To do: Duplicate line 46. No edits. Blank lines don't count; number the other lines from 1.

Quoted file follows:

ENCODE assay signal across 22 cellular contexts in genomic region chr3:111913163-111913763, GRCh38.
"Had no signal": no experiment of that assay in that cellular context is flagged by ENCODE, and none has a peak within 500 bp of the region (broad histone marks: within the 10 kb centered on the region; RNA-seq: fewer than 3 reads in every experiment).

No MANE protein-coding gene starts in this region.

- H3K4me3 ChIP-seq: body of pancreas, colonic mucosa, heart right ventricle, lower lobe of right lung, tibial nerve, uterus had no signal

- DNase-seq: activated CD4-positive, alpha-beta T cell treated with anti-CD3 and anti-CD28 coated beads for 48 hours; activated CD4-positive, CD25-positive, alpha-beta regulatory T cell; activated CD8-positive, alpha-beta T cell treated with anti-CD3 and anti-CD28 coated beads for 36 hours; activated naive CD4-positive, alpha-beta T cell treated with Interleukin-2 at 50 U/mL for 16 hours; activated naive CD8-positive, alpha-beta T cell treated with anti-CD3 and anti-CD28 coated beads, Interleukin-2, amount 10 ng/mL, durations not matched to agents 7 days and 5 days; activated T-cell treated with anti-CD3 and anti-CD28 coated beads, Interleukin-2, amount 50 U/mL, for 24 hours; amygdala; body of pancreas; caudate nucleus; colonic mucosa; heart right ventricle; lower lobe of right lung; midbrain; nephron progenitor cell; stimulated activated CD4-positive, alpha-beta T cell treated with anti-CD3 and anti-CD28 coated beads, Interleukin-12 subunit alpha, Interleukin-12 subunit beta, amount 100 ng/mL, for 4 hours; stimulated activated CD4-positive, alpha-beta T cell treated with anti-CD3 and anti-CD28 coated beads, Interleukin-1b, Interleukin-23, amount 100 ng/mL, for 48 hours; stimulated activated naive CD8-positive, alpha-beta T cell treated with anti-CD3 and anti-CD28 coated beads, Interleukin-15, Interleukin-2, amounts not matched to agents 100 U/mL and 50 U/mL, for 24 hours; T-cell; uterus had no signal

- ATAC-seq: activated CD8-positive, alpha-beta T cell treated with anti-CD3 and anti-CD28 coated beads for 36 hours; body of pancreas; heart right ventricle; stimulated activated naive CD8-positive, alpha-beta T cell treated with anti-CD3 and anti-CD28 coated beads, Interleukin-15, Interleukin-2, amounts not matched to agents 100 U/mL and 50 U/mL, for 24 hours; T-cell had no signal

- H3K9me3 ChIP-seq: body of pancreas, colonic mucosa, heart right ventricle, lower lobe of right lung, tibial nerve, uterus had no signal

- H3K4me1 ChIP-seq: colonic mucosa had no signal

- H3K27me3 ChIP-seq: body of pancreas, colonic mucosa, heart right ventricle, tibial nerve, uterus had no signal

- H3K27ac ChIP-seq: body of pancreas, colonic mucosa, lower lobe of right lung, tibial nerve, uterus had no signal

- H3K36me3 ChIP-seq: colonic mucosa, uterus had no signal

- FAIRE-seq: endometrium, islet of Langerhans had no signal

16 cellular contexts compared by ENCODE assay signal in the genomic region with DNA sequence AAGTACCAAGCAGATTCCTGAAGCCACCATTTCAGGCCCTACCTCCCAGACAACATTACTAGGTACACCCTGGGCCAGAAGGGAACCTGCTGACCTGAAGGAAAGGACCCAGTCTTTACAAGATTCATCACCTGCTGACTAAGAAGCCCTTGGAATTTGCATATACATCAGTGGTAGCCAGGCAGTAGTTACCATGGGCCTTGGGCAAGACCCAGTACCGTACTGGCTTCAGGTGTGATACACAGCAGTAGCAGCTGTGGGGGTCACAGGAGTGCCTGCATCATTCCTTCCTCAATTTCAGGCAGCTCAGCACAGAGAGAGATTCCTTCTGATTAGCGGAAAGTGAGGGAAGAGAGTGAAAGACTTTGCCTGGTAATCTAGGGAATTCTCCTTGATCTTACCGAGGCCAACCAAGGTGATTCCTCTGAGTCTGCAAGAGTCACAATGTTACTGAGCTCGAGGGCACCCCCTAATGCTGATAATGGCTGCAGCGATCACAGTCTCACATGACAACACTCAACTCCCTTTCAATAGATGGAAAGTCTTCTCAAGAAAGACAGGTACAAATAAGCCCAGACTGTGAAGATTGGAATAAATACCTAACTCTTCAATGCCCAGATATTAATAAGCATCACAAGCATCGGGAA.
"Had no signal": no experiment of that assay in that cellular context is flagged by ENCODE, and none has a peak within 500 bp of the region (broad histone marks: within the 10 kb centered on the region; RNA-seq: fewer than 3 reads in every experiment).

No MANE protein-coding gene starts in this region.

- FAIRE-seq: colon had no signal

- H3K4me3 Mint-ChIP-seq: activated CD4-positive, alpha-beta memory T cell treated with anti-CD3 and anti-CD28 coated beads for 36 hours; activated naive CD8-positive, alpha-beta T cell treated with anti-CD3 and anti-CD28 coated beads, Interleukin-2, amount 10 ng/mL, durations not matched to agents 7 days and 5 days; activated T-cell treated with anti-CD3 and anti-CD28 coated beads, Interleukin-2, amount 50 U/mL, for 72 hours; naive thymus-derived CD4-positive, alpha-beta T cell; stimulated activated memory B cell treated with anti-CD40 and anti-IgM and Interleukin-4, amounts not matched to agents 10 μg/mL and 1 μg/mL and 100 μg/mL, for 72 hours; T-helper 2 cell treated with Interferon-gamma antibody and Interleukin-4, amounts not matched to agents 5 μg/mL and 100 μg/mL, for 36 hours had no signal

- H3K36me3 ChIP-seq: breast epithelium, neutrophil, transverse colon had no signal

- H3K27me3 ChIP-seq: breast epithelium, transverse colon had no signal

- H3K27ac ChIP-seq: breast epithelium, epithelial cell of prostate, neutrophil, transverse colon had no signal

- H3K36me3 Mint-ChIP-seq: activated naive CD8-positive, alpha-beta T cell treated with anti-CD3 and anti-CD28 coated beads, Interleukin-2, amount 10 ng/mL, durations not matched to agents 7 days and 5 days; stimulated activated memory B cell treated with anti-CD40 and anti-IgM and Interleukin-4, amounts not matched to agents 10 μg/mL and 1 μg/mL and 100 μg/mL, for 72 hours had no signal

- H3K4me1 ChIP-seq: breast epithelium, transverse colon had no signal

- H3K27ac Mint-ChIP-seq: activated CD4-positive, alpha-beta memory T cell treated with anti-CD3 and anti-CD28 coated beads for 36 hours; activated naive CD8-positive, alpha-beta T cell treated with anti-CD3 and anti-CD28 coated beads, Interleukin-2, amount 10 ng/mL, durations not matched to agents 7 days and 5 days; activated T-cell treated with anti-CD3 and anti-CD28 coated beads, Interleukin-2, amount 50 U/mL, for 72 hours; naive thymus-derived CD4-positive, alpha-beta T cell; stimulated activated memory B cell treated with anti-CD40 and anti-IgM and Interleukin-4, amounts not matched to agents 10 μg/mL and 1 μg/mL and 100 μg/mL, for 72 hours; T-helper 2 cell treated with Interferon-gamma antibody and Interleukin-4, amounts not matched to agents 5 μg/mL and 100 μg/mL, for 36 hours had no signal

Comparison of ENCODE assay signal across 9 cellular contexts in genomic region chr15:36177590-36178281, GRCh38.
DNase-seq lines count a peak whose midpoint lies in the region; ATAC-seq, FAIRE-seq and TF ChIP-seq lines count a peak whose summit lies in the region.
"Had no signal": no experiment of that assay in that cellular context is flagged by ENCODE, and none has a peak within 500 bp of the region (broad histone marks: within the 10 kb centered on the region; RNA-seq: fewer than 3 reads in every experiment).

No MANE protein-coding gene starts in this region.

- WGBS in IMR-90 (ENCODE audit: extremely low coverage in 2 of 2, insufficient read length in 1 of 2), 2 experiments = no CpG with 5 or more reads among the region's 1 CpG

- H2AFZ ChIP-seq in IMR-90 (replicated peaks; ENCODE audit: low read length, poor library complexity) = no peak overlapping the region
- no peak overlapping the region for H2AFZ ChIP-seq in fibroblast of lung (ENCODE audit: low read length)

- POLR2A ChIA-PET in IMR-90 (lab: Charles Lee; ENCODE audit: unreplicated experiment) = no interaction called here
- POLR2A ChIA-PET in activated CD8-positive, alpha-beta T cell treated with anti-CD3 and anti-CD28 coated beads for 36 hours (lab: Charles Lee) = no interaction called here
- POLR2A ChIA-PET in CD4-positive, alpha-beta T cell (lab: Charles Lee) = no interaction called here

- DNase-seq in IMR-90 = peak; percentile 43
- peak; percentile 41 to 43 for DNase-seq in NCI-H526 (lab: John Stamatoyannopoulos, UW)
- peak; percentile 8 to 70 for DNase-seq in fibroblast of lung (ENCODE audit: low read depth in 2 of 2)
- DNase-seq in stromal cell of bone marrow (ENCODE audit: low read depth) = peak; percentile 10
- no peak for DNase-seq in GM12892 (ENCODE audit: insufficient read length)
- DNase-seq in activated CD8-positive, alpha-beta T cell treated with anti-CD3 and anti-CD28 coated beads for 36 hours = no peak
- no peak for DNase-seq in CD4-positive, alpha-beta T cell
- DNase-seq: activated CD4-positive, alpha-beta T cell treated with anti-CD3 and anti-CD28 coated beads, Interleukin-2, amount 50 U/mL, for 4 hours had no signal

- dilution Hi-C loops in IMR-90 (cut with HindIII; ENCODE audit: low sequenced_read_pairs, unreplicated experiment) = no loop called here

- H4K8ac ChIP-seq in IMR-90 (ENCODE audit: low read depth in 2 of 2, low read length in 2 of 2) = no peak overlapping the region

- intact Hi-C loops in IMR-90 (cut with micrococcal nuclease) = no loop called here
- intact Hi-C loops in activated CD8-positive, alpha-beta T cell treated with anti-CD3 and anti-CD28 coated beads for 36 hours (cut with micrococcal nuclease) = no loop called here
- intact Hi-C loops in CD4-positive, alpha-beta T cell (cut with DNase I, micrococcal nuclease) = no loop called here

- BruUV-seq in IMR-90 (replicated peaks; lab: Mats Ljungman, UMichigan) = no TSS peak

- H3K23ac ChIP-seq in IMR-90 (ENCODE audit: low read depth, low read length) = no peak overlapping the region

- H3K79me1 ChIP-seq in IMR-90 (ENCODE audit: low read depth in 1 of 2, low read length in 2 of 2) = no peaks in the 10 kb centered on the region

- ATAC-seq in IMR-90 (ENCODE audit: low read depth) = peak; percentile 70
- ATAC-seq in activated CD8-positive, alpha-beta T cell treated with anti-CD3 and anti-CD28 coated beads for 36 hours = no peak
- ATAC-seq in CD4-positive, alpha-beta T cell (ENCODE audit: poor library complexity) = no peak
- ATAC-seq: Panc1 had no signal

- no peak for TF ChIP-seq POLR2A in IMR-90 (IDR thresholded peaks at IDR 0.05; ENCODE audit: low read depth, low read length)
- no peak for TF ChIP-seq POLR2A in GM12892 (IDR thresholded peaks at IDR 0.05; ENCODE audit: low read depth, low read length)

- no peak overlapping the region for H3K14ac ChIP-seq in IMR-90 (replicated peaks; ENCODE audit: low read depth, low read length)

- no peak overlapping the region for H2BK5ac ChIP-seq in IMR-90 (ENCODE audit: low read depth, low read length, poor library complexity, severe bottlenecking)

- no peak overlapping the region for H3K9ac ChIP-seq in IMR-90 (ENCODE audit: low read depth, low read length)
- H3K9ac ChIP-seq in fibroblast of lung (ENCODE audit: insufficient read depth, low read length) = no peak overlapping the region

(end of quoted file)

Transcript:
- intact Hi-C loops in CD4-positive, alpha-beta T cell (cut with DNase I, micrococcal nuclease) = no loop called here